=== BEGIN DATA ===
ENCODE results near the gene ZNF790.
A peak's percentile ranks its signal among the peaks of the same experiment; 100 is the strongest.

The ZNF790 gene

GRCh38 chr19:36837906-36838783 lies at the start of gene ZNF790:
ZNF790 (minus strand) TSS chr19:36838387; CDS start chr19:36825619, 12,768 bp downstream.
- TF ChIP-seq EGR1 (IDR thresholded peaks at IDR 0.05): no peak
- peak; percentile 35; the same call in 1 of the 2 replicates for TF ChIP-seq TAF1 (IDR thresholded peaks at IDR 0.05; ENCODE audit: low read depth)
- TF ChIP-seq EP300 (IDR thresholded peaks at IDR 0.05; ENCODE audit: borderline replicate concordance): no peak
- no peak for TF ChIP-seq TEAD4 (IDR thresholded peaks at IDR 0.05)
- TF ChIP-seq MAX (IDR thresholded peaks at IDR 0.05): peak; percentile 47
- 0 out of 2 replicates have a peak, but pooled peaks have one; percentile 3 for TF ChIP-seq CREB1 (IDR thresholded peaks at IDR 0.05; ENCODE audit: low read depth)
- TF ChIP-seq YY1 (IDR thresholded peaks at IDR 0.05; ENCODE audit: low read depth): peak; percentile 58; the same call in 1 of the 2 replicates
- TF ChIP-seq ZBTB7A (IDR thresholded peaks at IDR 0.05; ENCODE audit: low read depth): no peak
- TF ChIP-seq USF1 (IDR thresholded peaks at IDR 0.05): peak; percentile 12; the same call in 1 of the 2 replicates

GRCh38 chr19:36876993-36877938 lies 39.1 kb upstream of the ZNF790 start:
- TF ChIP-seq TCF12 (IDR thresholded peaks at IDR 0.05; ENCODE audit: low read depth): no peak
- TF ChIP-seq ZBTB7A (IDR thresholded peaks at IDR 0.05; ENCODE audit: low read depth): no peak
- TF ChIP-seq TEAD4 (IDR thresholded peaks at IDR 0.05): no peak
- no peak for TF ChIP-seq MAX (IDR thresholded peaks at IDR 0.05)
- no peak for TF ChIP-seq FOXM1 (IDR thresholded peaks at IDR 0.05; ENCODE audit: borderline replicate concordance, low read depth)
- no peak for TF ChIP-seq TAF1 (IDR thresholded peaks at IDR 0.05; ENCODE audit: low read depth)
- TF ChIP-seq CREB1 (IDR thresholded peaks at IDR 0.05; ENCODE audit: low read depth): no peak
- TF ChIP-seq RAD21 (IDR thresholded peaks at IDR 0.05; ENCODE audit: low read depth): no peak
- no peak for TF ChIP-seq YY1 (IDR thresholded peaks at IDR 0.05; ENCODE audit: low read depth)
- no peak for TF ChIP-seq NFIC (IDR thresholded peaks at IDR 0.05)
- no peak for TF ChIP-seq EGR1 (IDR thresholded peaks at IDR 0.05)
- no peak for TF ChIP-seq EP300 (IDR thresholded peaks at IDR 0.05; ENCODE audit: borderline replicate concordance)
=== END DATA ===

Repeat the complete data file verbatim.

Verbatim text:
ENCODE results near the gene ZNF790.
A peak's percentile ranks its signal among the peaks of the same experiment; 100 is the strongest.

The ZNF790 gene

GRCh38 chr19:36837906-36838783 lies at the start of gene ZNF790:
ZNF790 (minus strand) TSS chr19:36838387; CDS start chr19:36825619, 12,768 bp downstream.
- TF ChIP-seq EGR1 (IDR thresholded peaks at IDR 0.05): no peak
- peak; percentile 35; the same call in 1 of the 2 replicates for TF ChIP-seq TAF1 (IDR thresholded peaks at IDR 0.05; ENCODE audit: low read depth)
- TF ChIP-seq EP300 (IDR thresholded peaks at IDR 0.05; ENCODE audit: borderline replicate concordance): no peak
- no peak for TF ChIP-seq TEAD4 (IDR thresholded peaks at IDR 0.05)
- TF ChIP-seq MAX (IDR thresholded peaks at IDR 0.05): peak; percentile 47
- 0 out of 2 replicates have a peak, but pooled peaks have one; percentile 3 for TF ChIP-seq CREB1 (IDR thresholded peaks at IDR 0.05; ENCODE audit: low read depth)
- TF ChIP-seq YY1 (IDR thresholded peaks at IDR 0.05; ENCODE audit: low read depth): peak; percentile 58; the same call in 1 of the 2 replicates
- TF ChIP-seq ZBTB7A (IDR thresholded peaks at IDR 0.05; ENCODE audit: low read depth): no peak
- TF ChIP-seq USF1 (IDR thresholded peaks at IDR 0.05): peak; percentile 12; the same call in 1 of the 2 replicates

GRCh38 chr19:36876993-36877938 lies 39.1 kb upstream of the ZNF790 start:
- TF ChIP-seq TCF12 (IDR thresholded peaks at IDR 0.05; ENCODE audit: low read depth): no peak
- TF ChIP-seq ZBTB7A (IDR thresholded peaks at IDR 0.05; ENCODE audit: low read depth): no peak
- TF ChIP-seq TEAD4 (IDR thresholded peaks at IDR 0.05): no peak
- no peak for TF ChIP-seq MAX (IDR thresholded peaks at IDR 0.05)
- no peak for TF ChIP-seq FOXM1 (IDR thresholded peaks at IDR 0.05; ENCODE audit: borderline replicate concordance, low read depth)
- no peak for TF ChIP-seq TAF1 (IDR thresholded peaks at IDR 0.05; ENCODE audit: low read depth)
- TF ChIP-seq CREB1 (IDR thresholded peaks at IDR 0.05; ENCODE audit: low read depth): no peak
- TF ChIP-seq RAD21 (IDR thresholded peaks at IDR 0.05; ENCODE audit: low read depth): no peak
- no peak for TF ChIP-seq YY1 (IDR thresholded peaks at IDR 0.05; ENCODE audit: low read depth)
- no peak for TF ChIP-seq NFIC (IDR thresholded peaks at IDR 0.05)
- no peak for TF ChIP-seq EGR1 (IDR thresholded peaks at IDR 0.05)
- no peak for TF ChIP-seq EP300 (IDR thresholded peaks at IDR 0.05; ENCODE audit: borderline replicate concordance)